Additionally, Stewart pointed out that “annuities generally lack a cash value component, whereas IUL insurance can accumulate cash value over time.” This means that an IUL policyholder could borrow money against their policy up to its cash value. However, no such provision exists for annuities.

Who Should Buy an Annuity?

An annuity’s function as a guaranteed source of income makes it more appropriate for those nearing the end of their working years. “Annuities are typically designed for the closer stages of retirement,” Sherice Mangum, a life insurance broker and owner of Fire Financial Partners, told Annuity.org. 

Annuity customers tend to be between the ages of 40 and 65. They might be looking to create a stream of income in retirement that they can’t run out of. An annuity can be used to leave a death benefit to an heir, but this is a secondary perk for most annuity customers.

If your main goal is to leave some income to your beneficiaries, an annuity might not be the most appropriate product, as they can be considerably more expensive than life insurance policies.

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Who Is an IUL Best Suited For?

Because an indexed universal policy is a form of life insurance, the main reason to buy one is to provide income for your dependents after you die. An IUL policy offers the features of a flexible death benefit and a cash value that will steadily grow with an index.

The growth of that cash value means that IUL policies can be beneficial for customers younger than the typical annuity customer. “IULs are typically better for the younger crowd because they have time to accumulate growth for personal or business needs,” Mangum told Annuity.org. Universal life insurance buyers are typically between 30 and 60 years old.

An indexed universal life insurance policy balances risk and return in a way that’s unique to universal life insurance. If you want a policy that has greater return potential than standard universal life without the risk of full market participation that comes with a variable universal life policy, then indexed universal life insurance might be the best solution.

Deciding Which Is Right for You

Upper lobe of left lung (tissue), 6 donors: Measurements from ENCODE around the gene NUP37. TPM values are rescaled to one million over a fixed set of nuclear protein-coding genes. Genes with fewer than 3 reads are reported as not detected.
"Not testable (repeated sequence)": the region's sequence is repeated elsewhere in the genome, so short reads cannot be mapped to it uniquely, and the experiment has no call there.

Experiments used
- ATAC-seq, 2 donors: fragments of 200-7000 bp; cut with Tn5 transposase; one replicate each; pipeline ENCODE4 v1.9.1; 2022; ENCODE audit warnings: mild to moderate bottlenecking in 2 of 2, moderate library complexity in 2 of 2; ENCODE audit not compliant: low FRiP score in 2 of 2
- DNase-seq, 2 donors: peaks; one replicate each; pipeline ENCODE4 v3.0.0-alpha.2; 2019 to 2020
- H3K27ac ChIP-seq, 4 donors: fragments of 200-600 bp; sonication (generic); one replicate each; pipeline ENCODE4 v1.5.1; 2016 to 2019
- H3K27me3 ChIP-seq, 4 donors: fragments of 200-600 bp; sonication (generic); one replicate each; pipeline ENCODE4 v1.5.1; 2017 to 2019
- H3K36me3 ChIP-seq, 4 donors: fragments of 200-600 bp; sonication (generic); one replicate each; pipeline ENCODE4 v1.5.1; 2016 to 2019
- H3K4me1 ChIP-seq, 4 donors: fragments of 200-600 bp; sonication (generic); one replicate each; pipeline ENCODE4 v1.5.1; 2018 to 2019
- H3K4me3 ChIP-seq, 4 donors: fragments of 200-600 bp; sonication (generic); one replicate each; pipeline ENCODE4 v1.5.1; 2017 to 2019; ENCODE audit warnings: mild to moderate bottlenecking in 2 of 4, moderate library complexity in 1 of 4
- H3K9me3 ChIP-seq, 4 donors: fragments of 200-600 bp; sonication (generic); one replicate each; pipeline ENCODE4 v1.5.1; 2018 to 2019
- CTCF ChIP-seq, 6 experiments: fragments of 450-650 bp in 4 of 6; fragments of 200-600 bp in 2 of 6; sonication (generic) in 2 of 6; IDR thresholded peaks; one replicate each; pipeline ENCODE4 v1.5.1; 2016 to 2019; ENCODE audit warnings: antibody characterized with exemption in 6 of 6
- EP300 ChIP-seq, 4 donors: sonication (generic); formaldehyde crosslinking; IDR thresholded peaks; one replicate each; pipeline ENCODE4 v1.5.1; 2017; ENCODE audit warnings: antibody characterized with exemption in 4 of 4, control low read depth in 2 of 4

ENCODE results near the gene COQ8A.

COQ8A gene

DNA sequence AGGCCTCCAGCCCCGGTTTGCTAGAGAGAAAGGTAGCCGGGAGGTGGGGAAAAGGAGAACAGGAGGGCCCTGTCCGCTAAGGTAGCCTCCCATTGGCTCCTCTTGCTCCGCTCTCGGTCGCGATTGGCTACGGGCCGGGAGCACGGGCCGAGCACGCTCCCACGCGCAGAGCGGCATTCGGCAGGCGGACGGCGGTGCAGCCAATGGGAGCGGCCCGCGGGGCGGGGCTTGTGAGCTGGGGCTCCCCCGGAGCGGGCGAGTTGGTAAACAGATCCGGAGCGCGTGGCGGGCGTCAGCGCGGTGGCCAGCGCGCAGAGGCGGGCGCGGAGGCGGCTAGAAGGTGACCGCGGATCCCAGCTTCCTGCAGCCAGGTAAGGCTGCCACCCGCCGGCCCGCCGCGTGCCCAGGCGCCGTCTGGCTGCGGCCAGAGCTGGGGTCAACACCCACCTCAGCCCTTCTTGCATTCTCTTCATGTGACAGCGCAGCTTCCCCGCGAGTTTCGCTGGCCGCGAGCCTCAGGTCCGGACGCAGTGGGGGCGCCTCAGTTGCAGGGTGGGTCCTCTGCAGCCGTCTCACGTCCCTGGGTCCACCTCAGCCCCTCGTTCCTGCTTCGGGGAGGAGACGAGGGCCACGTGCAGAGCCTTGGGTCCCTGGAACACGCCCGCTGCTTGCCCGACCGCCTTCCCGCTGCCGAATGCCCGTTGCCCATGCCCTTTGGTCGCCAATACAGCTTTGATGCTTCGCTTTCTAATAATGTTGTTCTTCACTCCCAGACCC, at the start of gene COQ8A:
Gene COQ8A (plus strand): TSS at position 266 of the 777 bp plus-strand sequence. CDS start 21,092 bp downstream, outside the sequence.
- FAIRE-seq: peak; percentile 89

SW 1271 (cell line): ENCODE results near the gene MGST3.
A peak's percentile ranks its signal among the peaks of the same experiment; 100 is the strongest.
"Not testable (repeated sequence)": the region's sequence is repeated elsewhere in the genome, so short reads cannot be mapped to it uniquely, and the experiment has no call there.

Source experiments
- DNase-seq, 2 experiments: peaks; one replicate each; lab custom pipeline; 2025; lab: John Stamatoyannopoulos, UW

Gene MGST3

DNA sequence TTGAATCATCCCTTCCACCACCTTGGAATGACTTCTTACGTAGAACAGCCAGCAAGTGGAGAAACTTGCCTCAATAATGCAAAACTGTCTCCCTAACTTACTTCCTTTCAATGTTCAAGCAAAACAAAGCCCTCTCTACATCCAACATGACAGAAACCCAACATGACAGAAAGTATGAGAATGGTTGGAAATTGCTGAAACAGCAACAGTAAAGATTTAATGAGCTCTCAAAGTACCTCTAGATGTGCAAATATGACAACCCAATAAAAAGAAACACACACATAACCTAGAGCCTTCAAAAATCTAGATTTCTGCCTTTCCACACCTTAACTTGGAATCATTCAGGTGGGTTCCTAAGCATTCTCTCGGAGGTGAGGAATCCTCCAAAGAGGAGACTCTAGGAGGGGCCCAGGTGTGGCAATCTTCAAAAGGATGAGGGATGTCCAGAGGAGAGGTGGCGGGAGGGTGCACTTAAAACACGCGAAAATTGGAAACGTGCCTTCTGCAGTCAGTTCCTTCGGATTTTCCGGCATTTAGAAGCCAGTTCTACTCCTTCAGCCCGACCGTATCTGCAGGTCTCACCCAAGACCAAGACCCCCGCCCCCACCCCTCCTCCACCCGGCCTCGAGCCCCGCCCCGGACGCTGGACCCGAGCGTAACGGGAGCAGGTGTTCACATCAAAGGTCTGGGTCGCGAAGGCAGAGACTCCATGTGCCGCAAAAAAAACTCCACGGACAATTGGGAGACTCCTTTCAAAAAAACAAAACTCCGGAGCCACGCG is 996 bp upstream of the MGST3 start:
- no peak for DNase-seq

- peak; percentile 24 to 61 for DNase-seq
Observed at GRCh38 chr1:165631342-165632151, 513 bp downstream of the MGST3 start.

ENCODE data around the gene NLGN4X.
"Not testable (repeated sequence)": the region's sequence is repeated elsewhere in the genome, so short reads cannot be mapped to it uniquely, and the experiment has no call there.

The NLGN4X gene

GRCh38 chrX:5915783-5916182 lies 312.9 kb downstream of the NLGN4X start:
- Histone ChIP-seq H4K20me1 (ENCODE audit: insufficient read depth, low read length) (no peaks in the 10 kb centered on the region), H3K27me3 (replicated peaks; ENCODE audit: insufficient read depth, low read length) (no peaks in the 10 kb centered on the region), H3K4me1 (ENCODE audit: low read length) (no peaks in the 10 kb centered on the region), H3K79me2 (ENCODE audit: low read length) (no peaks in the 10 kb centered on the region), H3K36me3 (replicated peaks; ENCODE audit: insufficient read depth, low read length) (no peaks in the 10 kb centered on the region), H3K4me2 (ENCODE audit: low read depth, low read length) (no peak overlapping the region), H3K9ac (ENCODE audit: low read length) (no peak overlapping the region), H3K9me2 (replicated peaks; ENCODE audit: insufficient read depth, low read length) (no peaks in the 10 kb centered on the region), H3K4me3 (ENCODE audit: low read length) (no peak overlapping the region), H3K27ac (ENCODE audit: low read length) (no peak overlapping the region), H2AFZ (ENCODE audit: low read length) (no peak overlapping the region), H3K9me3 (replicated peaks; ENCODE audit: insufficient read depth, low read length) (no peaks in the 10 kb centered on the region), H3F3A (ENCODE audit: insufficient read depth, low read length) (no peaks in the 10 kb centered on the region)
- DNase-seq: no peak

To decide whether an annuity or an IUL policy is right for you, you must first understand what your personal financial goals are. 

As previously stated, you might choose an annuity if your goal is to set up income for yourself in retirement. If you instead want to set up income for your beneficiaries, then you might choose IUL insurance.

You may even determine that both products have a place in your financial plan because their purposes are so different. Mangum advised that having both an annuity and IUL insurance can be a solid strategy. “Have the IUL for accumulation to help cover future taxes and the estate, [and have] an annuity to shield [against] running out of money in retirement,” Mangum told Annuity.org.

Evaluating your risk tolerance is another crucial component of choosing either of these products. When choosing an annuity, you’ll have a range of options with varying levels of risk and return potential. The risk of an IUL policy is less than that of a variable universal policy but more than other types of life insurance that aren’t tied to an index’s performance.

Finally, costs and fees are an important consideration when purchasing insurance products – whether they’re annuities or life insurance. When you have IUL insurance, you must continue paying the premiums regularly for your coverage to remain active.

Annuities typically require a lump sum premium payment but can still charge annual fees depending on the type of annuity. Variable annuities, for example, typically charge mortality and expense risk fees, administrative fees and expenses for subaccount management.

Editor Malori Malone contributed to this article.

Please seek the advice of a qualified professional before making financial decisions.
Last Modified: June 30, 2023

3 Cited Research Articles

Annuity.org writers adhere to strict sourcing guidelines and use only credible sources of information, including authoritative financial publications, academic organizations, peer-reviewed journals, highly regarded nonprofit organizations, government reports, court records and interviews with qualified experts. You can read more about our commitment to accuracy, fairness and transparency in our editorial guidelines.

  1. Insurance Information Institute. (2023). The Difference Between Annuities and Life Insurance. Retrieved from https://www.iii.org/article/the-difference-between-annuities-and-life-insurance
  2. Wells Fargo. (2023). Variable Annuity Fees. Retrieved from https://www.wellsfargo.com/investing/annuities/guaranteed-income/variable-annuity/fees/
  3. National Association of Insurance Commissioners. (2022, June 23). Life Insurance. Retrieved from https://content.naic.org/cipr-topics/life-insurance